I lay awake most of the night, Margie sleeps in, cooks eggs and potatoes, after five days on clear liquid I eat solid food
I only wanted morning to come swiftly and to bring eggs and potatoes with it, but the night passed ever so slowly. A bit after midnight, to make it more bearable and hopefully to lull myself to sleep, I plugged my soft headphones into my phone, waged a short debate within as to whether to listen to Jimi Hendrix or Mozart and then settled on Hendrix - The Ultimate Experience.
I hoped it would put me to sleep, but had a feeling it wouldn't. If not, then I would listen to Mozart afterward.
First, an amazing Hendrix intro and short guitar riff and then his beautiful voice, "There must be some kind of way out of way out of here, said the joker to the thief. There's too much confusion, I can't get no relief."
In an instant, I was completely absorbed in the music. Many times during this recovery process I have gone to bed absorbed in the music and then hours later have woken up to complete silence, my headphones still on my ears, never having reached the end of the album in a conscious state.
This time, I remained absorbed as Hendrix moved through song after song until finally he landed on number 20, "Hey Joe, where you going with that gun in your hand?" and ended it there.
I then switched to Mozart, Requiem in D Minor. Entranced, I listened. I pondered how much Hendrix and Mozart held in common - both geniuses blessed or perhaps cursed with gifts possessed by no one else. Both lived hard and reckless, died young and are now listened to by multitudes 24 hours a day.
At one particular moment, a black and white picture appeared in my mind. It is one I took long ago in the Bakersfield, California, house of my sister Mary Ann. It shows my late, paralyzed, brother Ron, sitting in his wheelchair, a rapturous look upon his face as Mary Ann plays classical piano for him. A chill passed over me, as if the spirit of my dead brother had suddenly swept by. He loved Mozart. In fact... no, I will hold this fact for the book. I cannot amply explain it here.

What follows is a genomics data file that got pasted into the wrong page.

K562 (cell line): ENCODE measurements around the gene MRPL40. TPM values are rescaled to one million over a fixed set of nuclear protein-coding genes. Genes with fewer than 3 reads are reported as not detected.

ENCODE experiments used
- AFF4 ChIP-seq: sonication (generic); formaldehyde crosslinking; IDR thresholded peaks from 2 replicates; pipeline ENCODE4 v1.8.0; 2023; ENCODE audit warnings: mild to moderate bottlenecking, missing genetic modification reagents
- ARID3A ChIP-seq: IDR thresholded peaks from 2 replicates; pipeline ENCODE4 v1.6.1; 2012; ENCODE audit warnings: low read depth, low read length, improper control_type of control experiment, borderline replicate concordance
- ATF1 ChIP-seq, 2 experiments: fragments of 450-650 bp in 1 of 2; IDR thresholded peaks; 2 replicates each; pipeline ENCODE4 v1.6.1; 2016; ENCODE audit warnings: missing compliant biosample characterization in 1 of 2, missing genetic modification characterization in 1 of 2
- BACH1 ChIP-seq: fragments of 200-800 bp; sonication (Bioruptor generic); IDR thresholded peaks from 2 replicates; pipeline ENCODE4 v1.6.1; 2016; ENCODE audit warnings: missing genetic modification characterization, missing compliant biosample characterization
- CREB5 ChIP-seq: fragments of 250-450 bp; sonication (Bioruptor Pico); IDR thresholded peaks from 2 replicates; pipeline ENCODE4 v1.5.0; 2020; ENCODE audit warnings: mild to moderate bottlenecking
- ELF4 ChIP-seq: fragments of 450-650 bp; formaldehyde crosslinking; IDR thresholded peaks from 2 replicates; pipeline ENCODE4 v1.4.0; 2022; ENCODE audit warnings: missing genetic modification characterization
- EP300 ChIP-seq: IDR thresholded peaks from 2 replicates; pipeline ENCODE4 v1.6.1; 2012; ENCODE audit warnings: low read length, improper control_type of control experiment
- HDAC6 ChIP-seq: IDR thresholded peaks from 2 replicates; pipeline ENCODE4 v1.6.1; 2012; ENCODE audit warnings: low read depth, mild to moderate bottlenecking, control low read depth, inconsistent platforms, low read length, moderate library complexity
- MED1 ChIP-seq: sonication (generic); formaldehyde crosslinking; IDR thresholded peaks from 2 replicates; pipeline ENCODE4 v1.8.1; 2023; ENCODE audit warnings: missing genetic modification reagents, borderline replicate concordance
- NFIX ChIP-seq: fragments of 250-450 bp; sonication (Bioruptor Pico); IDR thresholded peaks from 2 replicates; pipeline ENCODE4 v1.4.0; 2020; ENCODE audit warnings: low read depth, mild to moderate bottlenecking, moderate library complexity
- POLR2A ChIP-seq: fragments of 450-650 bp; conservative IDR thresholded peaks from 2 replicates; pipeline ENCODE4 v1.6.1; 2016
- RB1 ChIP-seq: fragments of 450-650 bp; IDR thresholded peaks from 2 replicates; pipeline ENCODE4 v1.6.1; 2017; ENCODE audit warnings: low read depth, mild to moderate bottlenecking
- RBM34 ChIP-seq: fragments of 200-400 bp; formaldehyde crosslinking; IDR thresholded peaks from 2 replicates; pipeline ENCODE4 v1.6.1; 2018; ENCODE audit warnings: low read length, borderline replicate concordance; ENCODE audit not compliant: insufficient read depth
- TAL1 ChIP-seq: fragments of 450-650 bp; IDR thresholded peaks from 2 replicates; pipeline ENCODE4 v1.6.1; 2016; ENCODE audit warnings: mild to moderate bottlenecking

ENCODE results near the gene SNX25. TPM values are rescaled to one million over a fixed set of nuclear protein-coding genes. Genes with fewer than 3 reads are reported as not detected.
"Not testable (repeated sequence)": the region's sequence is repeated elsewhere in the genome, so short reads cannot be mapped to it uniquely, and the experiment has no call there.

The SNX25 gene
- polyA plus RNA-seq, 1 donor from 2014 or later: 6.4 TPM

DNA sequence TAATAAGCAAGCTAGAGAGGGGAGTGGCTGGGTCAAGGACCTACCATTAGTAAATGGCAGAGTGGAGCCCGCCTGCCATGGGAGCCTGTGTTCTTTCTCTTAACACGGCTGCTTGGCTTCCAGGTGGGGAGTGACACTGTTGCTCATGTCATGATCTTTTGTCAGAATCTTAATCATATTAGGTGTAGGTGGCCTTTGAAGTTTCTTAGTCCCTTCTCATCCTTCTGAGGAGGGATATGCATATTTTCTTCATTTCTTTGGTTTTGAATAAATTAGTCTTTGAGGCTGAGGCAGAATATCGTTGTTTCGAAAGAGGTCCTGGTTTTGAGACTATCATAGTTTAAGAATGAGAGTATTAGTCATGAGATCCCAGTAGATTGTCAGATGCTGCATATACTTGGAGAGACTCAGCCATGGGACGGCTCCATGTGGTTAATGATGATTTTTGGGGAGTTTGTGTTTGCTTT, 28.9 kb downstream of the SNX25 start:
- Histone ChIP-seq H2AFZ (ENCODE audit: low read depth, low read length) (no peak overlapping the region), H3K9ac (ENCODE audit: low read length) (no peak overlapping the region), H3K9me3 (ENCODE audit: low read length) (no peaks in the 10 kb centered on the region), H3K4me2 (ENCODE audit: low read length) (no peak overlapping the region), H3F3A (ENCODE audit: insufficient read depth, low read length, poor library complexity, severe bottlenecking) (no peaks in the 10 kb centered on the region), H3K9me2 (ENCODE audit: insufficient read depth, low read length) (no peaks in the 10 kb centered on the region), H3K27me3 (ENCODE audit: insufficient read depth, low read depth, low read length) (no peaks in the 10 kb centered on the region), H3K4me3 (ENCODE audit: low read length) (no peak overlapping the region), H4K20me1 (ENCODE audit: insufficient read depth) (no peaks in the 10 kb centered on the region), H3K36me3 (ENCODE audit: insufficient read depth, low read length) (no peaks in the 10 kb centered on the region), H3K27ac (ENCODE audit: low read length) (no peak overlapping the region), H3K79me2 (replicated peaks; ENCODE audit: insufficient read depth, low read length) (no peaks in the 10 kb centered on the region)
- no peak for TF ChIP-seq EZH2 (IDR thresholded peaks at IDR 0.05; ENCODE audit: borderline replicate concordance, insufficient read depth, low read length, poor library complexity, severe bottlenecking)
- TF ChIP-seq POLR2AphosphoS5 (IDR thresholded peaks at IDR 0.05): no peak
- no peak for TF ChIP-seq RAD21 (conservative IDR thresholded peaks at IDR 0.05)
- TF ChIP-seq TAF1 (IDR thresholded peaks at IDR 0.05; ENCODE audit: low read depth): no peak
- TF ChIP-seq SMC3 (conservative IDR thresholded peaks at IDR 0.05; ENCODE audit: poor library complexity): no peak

Requiem ended with me still awake. I now had less than two hours until my alarm would ring and it would be time to take my 4:00 AM antibiotics pill.
I switched from music to the morning BBC news but it was all pre-Olympics pablum, so I turned it off and decided just to lay there in quiet. I thought about all my incomplete books and felt desperate to complete them. I kept thinking about morning, when I could get up, hobble out to the living room and eat some potatoes and eggs.
Then, suddenly, I awoke to my alarm and took my 4:00 AM pill. It felt like I had been asleep for just minutes, but who knows? It could have been minutes. It could have been an hour.
I then lay there, waiting for my next alarm alert to go off at 8:00 so I could take a different antibiotics pill. I kept thinking about the eggs and potatoes. I hoped that Margie would be up when that alarm went off, because she planned to cook the breakfast and I wanted my first solid food to be eggs, the way she cooks them.
And then, once again, my alarm woke me. Again, I did not know if I had been asleep for minutes or maybe a couple of hours. I took my 8:00 AM pill, went through the painful, but not as painful as it was not so long ago, process of getting out of bed and stepped out into the hallway.
Except for the click of Jim's claws on the bamboo floor of the hallway, all was quiet. I peeked into the master bedroom and saw Margie and Lynxton sleeping side by side on the king-size bed, Lynx's cradle board lying empty a short distance from them. This meant Lynx had woken up during the wee hours and had demanded Margie's attention before he would go back to sleep again. It could be quite awhile yet before Margie would be up to fix breakfast.
I figured the best way to endure the wait would be to sleep, and so went back to bed. It didn't work. I got back up and went into the kitchen to make coffee, but could find no filters.
I thought about cooking the eggs and potatoes myself - I figured I was strong enough to do it - but for all these days I have been imagining myself eating scrambled eggs the way Margie cooks them, not the way I do.
And then... I heard Lynxton cry. He was awake! I went into the bedroom and found them both lying on the bed. Lynxton was happy now. Soon, they got up. Margie sat Lynxton in his makeshift laundry basket-play pen, where he quickly settled down into contented happiness.
Margie cooked eggs and potatoes for all three of us. I took my first bite of solid food in five days. It was exquisite! I knew I had to be careful, so I ate only about balf of what you see on the plate, plus a few spoonfuls of yogurt, a few sips of coffee and a small glass of apple juice.